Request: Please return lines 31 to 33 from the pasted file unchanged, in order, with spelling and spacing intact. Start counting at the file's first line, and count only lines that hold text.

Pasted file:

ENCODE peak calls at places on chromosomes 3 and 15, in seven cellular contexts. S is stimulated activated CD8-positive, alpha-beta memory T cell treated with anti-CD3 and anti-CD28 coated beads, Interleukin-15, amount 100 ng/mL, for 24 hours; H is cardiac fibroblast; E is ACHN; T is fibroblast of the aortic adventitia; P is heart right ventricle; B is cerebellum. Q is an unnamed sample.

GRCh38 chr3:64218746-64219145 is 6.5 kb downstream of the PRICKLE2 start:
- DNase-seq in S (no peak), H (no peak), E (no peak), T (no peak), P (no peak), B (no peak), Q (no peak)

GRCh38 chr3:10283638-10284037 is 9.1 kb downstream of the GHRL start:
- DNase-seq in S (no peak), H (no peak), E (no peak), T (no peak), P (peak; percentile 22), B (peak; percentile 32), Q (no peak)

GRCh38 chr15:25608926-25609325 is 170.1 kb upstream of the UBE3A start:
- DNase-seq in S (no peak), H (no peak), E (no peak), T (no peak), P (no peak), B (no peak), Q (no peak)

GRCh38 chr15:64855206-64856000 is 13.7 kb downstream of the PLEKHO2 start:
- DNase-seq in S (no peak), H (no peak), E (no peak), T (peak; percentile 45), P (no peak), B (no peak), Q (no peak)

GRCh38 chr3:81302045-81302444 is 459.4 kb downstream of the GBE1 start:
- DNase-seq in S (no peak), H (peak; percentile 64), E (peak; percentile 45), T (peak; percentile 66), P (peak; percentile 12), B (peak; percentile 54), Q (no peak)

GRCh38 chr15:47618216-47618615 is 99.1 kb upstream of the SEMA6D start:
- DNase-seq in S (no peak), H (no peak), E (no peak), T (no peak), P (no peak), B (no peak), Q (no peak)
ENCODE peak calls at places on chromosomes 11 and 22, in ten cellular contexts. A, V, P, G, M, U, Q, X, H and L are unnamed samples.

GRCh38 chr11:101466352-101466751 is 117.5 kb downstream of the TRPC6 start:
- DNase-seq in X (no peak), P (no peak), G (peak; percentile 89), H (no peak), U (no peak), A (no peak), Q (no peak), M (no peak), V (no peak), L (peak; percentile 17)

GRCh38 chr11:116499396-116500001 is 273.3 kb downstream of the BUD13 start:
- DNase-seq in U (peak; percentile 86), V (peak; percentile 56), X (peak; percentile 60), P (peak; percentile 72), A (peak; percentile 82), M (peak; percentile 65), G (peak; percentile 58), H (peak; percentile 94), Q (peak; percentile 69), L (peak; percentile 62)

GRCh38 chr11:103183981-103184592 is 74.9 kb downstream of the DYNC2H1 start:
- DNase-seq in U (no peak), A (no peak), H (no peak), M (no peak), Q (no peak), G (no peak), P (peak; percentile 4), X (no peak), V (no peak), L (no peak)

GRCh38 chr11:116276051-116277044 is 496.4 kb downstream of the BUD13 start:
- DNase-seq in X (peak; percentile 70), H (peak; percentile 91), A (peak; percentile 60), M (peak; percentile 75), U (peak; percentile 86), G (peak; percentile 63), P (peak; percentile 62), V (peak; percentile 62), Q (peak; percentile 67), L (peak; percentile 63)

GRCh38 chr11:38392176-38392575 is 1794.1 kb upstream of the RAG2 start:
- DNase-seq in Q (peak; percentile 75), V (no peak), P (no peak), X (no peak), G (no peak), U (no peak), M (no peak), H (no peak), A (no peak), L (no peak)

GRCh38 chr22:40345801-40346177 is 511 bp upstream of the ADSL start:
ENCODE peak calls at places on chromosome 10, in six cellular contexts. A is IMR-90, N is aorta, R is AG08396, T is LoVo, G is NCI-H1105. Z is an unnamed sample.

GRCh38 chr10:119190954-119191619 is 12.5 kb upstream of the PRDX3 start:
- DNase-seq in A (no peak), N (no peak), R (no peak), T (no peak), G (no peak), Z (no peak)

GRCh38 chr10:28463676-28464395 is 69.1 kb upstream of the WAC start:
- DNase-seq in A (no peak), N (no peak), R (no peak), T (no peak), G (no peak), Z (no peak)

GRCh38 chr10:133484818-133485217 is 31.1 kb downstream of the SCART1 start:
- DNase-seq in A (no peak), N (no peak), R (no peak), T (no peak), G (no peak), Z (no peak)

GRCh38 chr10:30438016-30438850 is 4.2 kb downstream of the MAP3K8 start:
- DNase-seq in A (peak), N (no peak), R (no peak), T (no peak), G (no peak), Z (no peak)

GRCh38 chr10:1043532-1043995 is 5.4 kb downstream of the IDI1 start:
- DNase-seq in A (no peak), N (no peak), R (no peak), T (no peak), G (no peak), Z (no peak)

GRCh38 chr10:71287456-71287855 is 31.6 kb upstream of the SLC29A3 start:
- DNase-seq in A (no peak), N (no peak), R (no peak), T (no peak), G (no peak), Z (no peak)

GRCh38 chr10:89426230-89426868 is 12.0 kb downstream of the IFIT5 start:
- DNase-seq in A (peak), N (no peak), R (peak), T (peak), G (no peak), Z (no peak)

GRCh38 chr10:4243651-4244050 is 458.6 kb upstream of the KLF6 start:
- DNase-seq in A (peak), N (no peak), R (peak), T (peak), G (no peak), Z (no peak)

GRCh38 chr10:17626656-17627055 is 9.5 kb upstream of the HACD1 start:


GRCh38 chr10:133484818-133485217 is 31.1 kb downstream of the SCART1 start:
- DNase-seq in A (no peak), N (no peak), R (no peak), T (no peak), G (no peak), Z (no peak)

GRCh38 chr10:30438016-30438850 is 4.2 kb downstream of the MAP3K8 start: